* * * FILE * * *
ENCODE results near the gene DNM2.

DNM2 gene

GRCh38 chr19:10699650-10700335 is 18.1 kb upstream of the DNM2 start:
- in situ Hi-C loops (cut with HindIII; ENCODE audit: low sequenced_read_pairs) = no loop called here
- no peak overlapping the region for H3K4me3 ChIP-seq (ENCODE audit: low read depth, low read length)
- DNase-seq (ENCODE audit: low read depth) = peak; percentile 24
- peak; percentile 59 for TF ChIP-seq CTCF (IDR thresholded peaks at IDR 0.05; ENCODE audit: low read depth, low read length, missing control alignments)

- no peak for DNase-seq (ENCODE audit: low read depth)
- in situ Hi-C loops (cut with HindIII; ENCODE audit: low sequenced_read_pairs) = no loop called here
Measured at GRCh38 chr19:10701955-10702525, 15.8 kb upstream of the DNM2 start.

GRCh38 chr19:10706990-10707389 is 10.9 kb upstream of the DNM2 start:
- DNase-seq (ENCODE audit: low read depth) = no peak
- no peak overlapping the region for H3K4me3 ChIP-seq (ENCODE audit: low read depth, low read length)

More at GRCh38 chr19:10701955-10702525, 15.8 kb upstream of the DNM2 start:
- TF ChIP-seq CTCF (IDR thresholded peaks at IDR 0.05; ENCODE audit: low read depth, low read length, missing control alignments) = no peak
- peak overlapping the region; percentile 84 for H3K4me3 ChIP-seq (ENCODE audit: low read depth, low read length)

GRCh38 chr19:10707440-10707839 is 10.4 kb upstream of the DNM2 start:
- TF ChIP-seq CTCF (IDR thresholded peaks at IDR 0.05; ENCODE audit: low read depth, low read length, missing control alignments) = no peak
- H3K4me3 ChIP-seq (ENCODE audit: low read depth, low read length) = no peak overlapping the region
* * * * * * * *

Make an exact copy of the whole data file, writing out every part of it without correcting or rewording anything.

ENCODE results near the gene DNM2.

DNM2 gene

GRCh38 chr19:10699650-10700335 is 18.1 kb upstream of the DNM2 start:
- in situ Hi-C loops (cut with HindIII; ENCODE audit: low sequenced_read_pairs) = no loop called here
- no peak overlapping the region for H3K4me3 ChIP-seq (ENCODE audit: low read depth, low read length)
- DNase-seq (ENCODE audit: low read depth) = peak; percentile 24
- peak; percentile 59 for TF ChIP-seq CTCF (IDR thresholded peaks at IDR 0.05; ENCODE audit: low read depth, low read length, missing control alignments)

- no peak for DNase-seq (ENCODE audit: low read depth)
- in situ Hi-C loops (cut with HindIII; ENCODE audit: low sequenced_read_pairs) = no loop called here
Measured at GRCh38 chr19:10701955-10702525, 15.8 kb upstream of the DNM2 start.

GRCh38 chr19:10706990-10707389 is 10.9 kb upstream of the DNM2 start:
- DNase-seq (ENCODE audit: low read depth) = no peak
- no peak overlapping the region for H3K4me3 ChIP-seq (ENCODE audit: low read depth, low read length)

More at GRCh38 chr19:10701955-10702525, 15.8 kb upstream of the DNM2 start:
- TF ChIP-seq CTCF (IDR thresholded peaks at IDR 0.05; ENCODE audit: low read depth, low read length, missing control alignments) = no peak
- peak overlapping the region; percentile 84 for H3K4me3 ChIP-seq (ENCODE audit: low read depth, low read length)

GRCh38 chr19:10707440-10707839 is 10.4 kb upstream of the DNM2 start:
- TF ChIP-seq CTCF (IDR thresholded peaks at IDR 0.05; ENCODE audit: low read depth, low read length, missing control alignments) = no peak
- H3K4me3 ChIP-seq (ENCODE audit: low read depth, low read length) = no peak overlapping the region